Churchill Gardens to the South was the first development to contain a space of lower slabs within higher blocks, and the Thatchbrook estate to do such higgledy-piggledy dense. Enterring the district through either of these experiments still leaves the visitor with the strange sensation of having stormed a walled city. These feelings remain novel even now. The Thatchbrook's willful. You can't move two yards straight, are only allowed to traverse after a certain minimum of twists and turns, up and down steps, through dark passageways, across quiet squares, under balconies, round the thick trunks of age-old trees has convinced you that, if you do arrive on the other side, it will be to find yourself on a road winding down a slope in Umbria, Turkey, perhaps the Alps. To be once more confronted by a familiar terraced brick street only adds to the disorientation.
Pimlico was the only place of its scale in London to be developed with such careful uniformity of plan. The almost comically apt name of the developer at times seems to offer a key, Thomas Cubitt having let rip there as nowhere else. The vast stuccoed terraces of its core grip the visitor with such crystalline rigidity the repetitions become indistinguishable from illusion, and so illusion. Either such exact repetition is the result of a more limited series being multiplied in reflection, which is impossible to believe, or else every street, every house you see's real, individual, but that's impossible to see.
Another of the most frequently sited Pimliconian facts is that, in order to fill in what was originally uninhabitable marshland, Cubitt brought earth from East London's St Katherine's docks. Everybody seems to understand there's something essential about this, I reflected, staring at the tastefully coloured stucco, but nobody will say what it is.
I recalled how the name originally referred to Hoxton, the brew there. This itself, it seems, took its name from the person brewing it. How this brewer got the moniker's unclear, but certainly it came from North America's Pamlico river, the landlord having perhaps done a stint out there. To then move from Hoxton to the Westminster fringes, the most convincing account's that it followed the beer to a pub that served as a stop on the way to the pleasure gardens of Ranelagh. Given what we've seen in Skelton's account of Hoxton, it may be that the intoxicated mood supported the spread of the brew name out to its area, and a reference to the riverine location of the original Amerindian name was surely latent.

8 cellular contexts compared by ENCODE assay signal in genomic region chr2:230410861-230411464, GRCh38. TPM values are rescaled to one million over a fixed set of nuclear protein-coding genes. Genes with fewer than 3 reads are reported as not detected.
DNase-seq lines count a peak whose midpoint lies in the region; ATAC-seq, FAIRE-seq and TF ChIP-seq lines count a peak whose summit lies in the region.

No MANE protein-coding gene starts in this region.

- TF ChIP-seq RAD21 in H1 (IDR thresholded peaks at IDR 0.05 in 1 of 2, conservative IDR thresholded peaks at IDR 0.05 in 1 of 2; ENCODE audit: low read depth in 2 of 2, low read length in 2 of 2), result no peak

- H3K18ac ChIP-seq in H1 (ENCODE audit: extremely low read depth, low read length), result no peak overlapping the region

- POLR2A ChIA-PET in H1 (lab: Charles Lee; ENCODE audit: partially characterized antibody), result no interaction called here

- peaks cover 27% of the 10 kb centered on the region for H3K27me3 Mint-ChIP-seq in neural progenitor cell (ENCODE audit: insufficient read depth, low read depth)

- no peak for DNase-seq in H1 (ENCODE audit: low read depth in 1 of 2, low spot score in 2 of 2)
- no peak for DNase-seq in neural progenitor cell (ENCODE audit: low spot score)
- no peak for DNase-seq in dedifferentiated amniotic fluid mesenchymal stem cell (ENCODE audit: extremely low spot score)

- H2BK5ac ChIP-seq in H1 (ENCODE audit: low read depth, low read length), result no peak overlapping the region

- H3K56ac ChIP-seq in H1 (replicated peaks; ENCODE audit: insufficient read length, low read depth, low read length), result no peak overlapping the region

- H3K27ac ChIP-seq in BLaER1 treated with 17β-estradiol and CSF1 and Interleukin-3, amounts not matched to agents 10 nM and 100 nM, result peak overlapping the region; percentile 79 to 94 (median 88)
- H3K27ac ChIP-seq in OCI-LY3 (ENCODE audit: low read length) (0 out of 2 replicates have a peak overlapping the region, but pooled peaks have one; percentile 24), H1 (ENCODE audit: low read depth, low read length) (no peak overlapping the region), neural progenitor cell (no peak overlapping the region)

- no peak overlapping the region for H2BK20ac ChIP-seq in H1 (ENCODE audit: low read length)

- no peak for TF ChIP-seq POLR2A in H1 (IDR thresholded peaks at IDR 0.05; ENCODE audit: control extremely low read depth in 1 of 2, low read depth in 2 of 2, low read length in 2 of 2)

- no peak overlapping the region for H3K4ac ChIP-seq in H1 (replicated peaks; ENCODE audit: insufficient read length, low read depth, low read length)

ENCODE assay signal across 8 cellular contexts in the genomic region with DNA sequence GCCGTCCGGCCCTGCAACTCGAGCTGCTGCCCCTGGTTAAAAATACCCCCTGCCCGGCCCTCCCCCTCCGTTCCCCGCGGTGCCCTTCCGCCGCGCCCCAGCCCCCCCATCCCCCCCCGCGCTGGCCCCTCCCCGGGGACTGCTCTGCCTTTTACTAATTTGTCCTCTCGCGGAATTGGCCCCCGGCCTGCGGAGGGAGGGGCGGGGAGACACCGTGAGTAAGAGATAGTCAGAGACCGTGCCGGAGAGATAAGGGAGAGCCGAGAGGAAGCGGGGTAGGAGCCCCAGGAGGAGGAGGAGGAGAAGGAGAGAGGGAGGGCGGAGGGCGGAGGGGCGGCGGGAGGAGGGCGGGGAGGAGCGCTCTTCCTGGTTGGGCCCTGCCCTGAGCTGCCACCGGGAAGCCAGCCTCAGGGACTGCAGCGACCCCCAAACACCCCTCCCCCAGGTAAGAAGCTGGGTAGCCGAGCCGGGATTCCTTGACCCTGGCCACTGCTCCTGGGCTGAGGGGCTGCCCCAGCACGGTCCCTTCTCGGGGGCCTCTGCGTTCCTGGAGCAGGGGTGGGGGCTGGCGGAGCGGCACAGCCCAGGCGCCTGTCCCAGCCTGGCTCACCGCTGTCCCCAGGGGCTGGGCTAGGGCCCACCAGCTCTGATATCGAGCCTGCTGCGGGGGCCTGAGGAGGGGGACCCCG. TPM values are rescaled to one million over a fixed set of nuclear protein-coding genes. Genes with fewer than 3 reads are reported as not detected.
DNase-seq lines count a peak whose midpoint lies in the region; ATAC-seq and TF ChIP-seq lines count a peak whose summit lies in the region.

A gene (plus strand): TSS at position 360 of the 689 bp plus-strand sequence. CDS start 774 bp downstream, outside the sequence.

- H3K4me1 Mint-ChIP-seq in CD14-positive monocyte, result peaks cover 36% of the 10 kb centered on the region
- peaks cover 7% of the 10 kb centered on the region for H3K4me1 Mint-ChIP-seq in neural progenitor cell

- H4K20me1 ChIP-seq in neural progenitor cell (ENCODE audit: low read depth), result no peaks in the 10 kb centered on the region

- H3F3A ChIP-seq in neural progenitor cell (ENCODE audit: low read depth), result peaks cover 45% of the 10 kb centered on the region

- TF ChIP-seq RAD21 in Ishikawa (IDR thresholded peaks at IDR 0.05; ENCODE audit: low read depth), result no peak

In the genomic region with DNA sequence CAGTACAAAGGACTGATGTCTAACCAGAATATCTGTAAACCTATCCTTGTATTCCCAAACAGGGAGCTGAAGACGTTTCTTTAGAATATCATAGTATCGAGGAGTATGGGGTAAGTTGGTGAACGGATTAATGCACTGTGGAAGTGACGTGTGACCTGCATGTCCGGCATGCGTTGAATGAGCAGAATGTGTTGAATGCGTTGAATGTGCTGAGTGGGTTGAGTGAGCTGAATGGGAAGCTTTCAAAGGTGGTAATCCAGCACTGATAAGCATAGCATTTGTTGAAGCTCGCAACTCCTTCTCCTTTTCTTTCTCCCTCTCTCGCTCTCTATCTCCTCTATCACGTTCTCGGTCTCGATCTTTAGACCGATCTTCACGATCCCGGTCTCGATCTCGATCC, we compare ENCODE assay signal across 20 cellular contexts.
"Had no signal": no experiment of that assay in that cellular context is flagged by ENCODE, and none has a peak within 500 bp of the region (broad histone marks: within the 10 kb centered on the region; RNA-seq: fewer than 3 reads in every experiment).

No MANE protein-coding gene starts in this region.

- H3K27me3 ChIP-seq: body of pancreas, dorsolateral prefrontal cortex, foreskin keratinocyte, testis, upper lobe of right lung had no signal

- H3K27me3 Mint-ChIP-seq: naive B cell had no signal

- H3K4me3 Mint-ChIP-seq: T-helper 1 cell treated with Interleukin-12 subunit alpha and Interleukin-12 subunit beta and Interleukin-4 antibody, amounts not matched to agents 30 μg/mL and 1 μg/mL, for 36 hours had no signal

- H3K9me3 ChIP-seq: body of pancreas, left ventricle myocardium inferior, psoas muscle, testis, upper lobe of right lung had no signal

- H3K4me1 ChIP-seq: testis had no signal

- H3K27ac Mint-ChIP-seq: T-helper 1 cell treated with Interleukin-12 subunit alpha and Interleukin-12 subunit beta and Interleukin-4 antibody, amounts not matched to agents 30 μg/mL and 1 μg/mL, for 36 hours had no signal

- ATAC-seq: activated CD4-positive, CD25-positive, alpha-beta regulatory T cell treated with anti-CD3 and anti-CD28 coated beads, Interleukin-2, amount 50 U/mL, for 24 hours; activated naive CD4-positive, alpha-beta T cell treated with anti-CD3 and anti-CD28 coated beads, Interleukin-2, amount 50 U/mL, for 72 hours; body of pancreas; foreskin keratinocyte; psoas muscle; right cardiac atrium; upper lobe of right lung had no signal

And that, I think, is the line of thought that brought me to the beginning of Skelton's song.
Pimlico, I decided, as Skelton suggested but, given he wrote a century before the name moved to the western district, can't have known, is indeed an island, and the fact the waters on two sides of the triangle have been covered over changes nothing except perhaps the conscious awareness of what defines it. To the East, Thatchbrook Street and the market follows above the course of the Tyburn, the sound of the river still audible in the name (a recording from an upstream manhole's available here, in fact). Bazalgette's pumping station towers signal above the canal that railway lines replaced to the West, and which the roads in still acknowledge with a hump.
For a brief period this appeared to explain everything, but the closure lasted only until I emerged back out at its edge. As it's come from America to East London to West, it would be absurd to presume that Pimlico's movement would stop there. A quick internet search, for instance, reveals it to have long wandered back over to name an apparently legendary Maryland racecourse. But without knowing anything about its next London home, it was impossible to guess what sort of atmosphere would hold there, what the next Pimlico will name. Whether this shifting about's true for all London place names, whether it offers insights into more general facts about the disappearance of the pubs, for instance, their replacement with the cafés, what's more, I can't say, since even to count on its being true the next time I visit, wherever it might be, would require unlearning everything it's taught me.